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Scientific Evidence That Your Dog Gets Jealous

Any dog owner who has spent a weekend caring for a friend’s dog will know this to be true, but scientists have shown it to be so: Your dog gets jealous when you play with other dogs.

Dog jealousy is something that you’ve probably seen often. Its origins date back to Charles Darwin, who once wrote that «everyone has seen how jealous a dog is of his master’s affection, if lavished on any other creature. This shows that animals not only love, but have desire to be loved.»

Well, despite all the anecdotal evidence we’ve seen throughout the annals of history, there was no experimental evidence to show this was true. Researchers found that dogs get jealous when their owners play with some strange dog.

In this case, a stand-in for a strange dog. Christine Harris and Caroline Prouvost of the University of California San Diego modified an experiment used to test infants for jealousy (in that one, mothers played with a doll).

36 dog owners were locked in a room with their dogs and were asked to pet a stuffed dog (albeit one that «barked, whined, and wagged its tail when a button on the top of its head was pressed») and ignore their own dog. Then, the owners were asked to show the same amount of affection to a jack-o-lantern, to see if dogs were pissed about their owners showing affection to anything or just didn’t want some four-legged stuffed jerk dog getting all the attention.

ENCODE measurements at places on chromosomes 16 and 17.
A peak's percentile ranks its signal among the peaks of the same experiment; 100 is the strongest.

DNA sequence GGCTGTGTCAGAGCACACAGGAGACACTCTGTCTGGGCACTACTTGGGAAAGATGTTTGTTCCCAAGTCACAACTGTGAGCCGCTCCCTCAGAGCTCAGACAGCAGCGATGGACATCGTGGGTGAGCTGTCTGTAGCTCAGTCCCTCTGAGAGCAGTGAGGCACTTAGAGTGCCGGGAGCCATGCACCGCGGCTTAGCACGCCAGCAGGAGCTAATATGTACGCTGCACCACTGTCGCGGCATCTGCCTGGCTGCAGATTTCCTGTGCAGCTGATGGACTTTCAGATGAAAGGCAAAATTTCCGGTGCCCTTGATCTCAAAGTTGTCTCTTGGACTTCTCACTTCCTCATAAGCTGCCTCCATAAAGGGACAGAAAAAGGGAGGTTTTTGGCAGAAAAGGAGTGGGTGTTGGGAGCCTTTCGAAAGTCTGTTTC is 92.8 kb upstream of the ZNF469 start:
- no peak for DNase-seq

Turns out, when owners petted the stuffed dog, their actual dogs were more aggressive, raised their tail up, tried to push their way in between the stuffed dog and their owner, and barked. When the same attention was lavished on a jack-o-lantern, the dogs didn’t care as much. The dogs also didn’t care so much when a children’s book was made to play noises (as sort of a test case to see whether the dogs were merely responding to the noise the stuffed dogs made).

Why do dogs feel jealousy? Jealousy could be an old trait seen in many types of social animals, particularly ones that raise multiple young at the same time. The thinking goes that a more jealous puppy will, overall, get more food when it’s being raised and thus be fitter to live to adulthood. They could have evolved jealousy just like we did—as a defense mechanism to sexual interlopers or as a way of being cautious against rival packs of dogs (or, in our case, people).

But, perhaps most interestingly, Harris theorizes that dogs may have evolved to be jealous as they were being domesticated and learned to rely on humans to survive.

«One might speculate that even if several social species have the capacity for jealousy, dogs may be the only species besides humans in which the emotion can be evoked in connection with a member of a different species,» she wrote. «Perhaps this is a function of their emotional bonding with humans along with their motivation and ability to track human gaze/attention. Humans, after all, have been rich resource providers over our evolution.»

So, yet another reason why humans and dogs get along so great—we both get jealous every now and then, so go ahead and empathize with your dog next time it gets a little green.